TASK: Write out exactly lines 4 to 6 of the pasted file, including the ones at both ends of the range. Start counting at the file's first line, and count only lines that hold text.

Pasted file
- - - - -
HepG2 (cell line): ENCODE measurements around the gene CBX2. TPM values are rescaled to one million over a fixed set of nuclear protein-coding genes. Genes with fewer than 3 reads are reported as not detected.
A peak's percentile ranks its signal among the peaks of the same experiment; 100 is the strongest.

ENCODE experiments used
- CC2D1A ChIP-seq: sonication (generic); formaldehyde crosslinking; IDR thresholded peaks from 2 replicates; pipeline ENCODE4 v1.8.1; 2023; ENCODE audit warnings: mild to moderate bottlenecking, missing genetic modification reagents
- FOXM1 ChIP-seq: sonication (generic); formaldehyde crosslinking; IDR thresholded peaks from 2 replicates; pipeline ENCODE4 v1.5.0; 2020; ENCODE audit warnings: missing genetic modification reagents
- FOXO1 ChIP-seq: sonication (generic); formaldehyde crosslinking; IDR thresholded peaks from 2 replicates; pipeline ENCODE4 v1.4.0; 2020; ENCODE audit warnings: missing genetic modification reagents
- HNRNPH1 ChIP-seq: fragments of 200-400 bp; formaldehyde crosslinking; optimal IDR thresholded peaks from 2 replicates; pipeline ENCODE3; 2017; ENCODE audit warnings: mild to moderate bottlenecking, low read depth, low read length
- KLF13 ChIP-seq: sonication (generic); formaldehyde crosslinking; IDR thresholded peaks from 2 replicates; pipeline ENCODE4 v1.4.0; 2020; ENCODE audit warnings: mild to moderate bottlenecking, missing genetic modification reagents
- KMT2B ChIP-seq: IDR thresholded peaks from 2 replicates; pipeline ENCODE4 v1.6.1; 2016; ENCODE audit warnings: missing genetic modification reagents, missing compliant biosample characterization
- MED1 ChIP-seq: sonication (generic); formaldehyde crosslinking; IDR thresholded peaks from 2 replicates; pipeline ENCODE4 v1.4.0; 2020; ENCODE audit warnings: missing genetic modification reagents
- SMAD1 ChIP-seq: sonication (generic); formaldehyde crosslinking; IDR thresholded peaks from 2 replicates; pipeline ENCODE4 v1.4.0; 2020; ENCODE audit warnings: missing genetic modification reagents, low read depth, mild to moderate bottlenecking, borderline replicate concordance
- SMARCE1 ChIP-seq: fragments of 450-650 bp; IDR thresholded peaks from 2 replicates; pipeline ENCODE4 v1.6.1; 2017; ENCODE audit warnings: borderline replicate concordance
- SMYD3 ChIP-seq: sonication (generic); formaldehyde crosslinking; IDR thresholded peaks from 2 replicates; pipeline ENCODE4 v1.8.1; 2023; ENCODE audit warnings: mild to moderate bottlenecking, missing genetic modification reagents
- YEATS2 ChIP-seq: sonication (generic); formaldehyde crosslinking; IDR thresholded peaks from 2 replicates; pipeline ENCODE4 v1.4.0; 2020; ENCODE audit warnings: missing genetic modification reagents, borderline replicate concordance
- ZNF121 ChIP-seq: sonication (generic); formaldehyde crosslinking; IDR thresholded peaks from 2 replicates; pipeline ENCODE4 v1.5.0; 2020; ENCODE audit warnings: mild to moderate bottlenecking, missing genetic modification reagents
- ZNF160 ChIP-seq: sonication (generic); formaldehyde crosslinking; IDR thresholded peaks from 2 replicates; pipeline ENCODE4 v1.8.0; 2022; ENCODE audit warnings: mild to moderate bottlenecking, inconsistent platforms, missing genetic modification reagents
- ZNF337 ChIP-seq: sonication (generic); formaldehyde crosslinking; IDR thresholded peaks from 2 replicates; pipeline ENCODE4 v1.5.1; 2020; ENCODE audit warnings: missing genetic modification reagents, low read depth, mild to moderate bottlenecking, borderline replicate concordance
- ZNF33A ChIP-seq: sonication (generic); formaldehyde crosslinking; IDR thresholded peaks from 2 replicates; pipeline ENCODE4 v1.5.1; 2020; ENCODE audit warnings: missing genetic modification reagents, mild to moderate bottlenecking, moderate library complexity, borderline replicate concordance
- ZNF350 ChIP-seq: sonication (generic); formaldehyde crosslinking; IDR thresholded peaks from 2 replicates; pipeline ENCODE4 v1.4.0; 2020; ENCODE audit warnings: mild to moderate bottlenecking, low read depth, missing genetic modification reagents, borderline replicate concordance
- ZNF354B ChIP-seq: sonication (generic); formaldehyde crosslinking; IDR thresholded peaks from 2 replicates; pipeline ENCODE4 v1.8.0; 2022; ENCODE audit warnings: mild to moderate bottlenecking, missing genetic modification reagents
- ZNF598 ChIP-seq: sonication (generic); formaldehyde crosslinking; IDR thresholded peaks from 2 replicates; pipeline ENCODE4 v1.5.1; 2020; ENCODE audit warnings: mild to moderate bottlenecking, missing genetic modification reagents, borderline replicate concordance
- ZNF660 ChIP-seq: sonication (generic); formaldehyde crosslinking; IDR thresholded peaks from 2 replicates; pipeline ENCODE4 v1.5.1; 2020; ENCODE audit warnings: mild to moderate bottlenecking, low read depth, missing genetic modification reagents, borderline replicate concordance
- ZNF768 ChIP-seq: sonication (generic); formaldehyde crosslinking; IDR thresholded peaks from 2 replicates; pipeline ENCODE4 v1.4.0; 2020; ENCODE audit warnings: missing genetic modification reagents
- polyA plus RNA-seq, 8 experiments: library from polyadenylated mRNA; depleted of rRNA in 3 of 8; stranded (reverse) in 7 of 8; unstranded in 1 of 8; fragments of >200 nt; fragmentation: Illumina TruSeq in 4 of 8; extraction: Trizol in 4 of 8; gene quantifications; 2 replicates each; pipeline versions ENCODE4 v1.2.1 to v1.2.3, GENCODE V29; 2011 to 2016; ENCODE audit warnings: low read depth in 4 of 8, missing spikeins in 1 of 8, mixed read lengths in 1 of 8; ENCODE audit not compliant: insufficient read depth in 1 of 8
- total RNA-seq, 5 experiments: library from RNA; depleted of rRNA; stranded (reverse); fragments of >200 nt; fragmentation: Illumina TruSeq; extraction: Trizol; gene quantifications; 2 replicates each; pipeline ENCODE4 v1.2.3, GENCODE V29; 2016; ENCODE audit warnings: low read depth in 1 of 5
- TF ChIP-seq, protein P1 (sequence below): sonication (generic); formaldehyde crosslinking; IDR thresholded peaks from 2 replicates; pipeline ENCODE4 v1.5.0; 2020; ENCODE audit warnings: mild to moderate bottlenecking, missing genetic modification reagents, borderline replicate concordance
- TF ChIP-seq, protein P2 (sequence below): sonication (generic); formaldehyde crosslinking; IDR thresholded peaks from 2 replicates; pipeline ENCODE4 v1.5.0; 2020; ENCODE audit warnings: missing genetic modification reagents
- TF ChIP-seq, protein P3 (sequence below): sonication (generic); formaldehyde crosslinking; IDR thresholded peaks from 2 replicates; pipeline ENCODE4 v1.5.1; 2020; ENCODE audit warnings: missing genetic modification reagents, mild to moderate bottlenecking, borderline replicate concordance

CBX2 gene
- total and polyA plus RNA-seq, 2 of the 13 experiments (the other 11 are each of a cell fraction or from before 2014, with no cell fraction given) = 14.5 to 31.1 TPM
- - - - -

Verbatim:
- CC2D1A ChIP-seq: sonication (generic); formaldehyde crosslinking; IDR thresholded peaks from 2 replicates; pipeline ENCODE4 v1.8.1; 2023; ENCODE audit warnings: mild to moderate bottlenecking, missing genetic modification reagents
- FOXM1 ChIP-seq: sonication (generic); formaldehyde crosslinking; IDR thresholded peaks from 2 replicates; pipeline ENCODE4 v1.5.0; 2020; ENCODE audit warnings: missing genetic modification reagents
- FOXO1 ChIP-seq: sonication (generic); formaldehyde crosslinking; IDR thresholded peaks from 2 replicates; pipeline ENCODE4 v1.4.0; 2020; ENCODE audit warnings: missing genetic modification reagents